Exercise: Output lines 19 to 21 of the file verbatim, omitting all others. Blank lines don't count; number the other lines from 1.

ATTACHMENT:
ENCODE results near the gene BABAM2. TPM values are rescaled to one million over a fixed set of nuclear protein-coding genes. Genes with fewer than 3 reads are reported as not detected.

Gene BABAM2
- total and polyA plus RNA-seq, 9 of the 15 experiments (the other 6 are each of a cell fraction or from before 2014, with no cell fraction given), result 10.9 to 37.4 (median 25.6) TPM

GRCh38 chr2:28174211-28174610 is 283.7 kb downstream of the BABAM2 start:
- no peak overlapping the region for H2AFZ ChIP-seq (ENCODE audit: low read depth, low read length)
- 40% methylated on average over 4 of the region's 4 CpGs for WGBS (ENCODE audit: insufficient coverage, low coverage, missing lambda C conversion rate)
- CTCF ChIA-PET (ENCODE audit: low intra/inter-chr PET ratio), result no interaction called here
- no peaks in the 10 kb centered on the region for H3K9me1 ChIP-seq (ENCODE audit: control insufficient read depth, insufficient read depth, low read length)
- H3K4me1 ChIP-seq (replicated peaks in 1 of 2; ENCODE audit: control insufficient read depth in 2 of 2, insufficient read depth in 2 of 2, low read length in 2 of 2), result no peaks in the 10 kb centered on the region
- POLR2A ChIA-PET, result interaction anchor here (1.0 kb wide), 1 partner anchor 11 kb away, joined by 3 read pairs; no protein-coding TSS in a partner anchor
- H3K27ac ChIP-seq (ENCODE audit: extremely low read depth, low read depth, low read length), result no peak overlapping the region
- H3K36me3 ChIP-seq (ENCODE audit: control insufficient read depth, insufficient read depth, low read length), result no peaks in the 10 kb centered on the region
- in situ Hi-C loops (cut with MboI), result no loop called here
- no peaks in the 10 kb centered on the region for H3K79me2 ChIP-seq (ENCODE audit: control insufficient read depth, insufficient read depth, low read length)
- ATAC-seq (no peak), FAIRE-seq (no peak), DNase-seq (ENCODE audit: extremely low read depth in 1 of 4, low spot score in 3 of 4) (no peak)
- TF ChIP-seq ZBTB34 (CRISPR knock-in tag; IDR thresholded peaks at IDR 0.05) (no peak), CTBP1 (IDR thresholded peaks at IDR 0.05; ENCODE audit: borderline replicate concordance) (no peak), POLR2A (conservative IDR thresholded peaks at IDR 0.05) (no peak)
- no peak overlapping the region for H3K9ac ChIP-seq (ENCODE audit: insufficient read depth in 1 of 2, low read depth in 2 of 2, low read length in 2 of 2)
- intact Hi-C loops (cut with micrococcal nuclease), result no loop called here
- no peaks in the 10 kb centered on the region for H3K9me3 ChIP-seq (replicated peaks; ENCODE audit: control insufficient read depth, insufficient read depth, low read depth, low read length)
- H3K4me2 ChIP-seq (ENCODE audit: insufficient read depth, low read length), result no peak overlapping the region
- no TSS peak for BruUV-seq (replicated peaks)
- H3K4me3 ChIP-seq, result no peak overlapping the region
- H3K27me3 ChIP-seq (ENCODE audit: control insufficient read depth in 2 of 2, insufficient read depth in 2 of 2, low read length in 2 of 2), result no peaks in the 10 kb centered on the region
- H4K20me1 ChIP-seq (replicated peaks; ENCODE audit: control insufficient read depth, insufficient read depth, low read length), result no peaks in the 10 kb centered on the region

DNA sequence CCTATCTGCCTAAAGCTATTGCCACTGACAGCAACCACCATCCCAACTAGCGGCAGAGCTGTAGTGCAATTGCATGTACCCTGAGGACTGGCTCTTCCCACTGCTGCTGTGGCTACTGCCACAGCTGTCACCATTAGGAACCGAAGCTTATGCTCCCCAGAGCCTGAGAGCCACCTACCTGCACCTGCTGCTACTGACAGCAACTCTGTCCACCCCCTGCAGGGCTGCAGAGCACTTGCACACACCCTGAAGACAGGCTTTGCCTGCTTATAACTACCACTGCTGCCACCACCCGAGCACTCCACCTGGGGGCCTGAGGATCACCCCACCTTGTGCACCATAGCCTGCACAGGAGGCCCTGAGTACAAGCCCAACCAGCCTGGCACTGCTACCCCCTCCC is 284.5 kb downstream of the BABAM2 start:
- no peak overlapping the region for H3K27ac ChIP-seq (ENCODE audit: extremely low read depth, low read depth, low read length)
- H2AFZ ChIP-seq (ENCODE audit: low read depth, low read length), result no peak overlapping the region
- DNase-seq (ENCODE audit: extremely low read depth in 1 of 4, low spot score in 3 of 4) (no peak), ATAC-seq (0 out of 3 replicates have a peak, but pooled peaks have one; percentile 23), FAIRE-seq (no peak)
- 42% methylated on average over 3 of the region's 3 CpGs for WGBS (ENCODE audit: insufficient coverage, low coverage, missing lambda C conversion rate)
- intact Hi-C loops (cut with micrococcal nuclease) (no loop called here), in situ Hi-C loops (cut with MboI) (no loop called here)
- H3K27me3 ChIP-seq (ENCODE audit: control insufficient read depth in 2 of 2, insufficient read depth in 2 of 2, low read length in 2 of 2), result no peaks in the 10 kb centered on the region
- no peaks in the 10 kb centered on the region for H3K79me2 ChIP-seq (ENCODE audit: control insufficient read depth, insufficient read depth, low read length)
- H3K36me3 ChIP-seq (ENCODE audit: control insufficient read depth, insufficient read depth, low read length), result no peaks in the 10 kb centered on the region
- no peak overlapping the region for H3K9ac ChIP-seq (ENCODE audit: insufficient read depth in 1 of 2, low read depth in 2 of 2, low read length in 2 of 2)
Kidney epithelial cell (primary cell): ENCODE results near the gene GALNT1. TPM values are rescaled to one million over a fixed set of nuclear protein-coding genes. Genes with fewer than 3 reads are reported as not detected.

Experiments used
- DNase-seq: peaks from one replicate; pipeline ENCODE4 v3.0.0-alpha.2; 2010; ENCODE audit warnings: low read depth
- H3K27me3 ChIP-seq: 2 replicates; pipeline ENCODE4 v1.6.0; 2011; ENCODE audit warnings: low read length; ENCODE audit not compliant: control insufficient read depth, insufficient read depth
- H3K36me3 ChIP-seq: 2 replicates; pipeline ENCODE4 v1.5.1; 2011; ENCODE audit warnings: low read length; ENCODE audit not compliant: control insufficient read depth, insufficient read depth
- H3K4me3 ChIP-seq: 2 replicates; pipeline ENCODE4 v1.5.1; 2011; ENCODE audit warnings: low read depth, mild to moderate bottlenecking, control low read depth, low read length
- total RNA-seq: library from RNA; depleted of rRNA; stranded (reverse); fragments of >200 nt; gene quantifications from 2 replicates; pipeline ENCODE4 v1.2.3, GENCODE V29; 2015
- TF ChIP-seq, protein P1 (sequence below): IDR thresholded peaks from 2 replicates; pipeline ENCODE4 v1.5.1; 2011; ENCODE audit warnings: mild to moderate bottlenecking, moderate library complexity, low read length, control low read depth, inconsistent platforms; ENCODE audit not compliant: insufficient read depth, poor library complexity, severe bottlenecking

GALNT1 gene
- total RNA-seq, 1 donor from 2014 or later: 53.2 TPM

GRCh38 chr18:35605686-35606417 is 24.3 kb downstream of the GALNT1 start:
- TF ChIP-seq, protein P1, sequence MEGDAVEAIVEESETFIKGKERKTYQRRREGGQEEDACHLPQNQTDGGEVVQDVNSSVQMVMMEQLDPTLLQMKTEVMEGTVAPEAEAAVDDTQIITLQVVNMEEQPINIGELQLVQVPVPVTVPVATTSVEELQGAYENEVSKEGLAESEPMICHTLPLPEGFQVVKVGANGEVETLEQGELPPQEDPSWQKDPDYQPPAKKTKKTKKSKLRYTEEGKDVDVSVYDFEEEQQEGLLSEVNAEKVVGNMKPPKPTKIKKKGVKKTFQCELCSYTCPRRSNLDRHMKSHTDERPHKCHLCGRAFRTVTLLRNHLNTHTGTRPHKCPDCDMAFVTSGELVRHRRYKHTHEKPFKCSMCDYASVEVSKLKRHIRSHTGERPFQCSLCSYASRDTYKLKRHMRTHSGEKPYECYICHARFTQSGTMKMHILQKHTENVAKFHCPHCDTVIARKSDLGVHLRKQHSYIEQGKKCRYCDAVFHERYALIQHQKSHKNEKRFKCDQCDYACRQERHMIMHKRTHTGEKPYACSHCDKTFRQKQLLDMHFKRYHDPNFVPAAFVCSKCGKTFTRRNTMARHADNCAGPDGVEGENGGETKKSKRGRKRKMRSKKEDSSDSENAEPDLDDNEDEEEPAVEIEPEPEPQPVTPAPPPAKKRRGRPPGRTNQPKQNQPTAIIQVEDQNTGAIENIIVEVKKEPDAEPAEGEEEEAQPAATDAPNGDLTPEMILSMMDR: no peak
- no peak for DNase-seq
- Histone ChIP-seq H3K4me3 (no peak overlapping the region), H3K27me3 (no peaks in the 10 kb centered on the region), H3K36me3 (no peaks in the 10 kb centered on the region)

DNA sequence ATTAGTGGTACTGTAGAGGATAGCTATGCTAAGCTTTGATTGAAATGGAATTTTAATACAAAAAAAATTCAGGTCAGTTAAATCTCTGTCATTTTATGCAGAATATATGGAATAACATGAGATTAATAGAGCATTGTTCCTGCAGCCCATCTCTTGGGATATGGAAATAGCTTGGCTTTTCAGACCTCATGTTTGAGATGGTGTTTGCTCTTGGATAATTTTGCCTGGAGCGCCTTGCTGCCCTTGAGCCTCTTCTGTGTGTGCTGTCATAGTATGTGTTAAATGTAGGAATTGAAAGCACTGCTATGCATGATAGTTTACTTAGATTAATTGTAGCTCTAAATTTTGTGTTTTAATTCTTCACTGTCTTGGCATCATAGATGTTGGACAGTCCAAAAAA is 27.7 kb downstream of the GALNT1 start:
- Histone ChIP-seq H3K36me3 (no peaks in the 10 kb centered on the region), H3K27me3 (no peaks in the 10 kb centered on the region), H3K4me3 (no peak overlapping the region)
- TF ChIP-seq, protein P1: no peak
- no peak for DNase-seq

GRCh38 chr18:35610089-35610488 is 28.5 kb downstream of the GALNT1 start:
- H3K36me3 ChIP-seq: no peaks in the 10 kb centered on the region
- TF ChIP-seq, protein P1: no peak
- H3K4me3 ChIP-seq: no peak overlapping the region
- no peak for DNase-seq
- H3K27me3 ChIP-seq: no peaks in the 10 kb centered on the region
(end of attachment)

- no peaks in the 10 kb centered on the region for H3K9me3 ChIP-seq (replicated peaks; ENCODE audit: control insufficient read depth, insufficient read depth, low read depth, low read length)
- H3K4me2 ChIP-seq (ENCODE audit: insufficient read depth, low read length), result no peak overlapping the region
- no TSS peak for BruUV-seq (replicated peaks)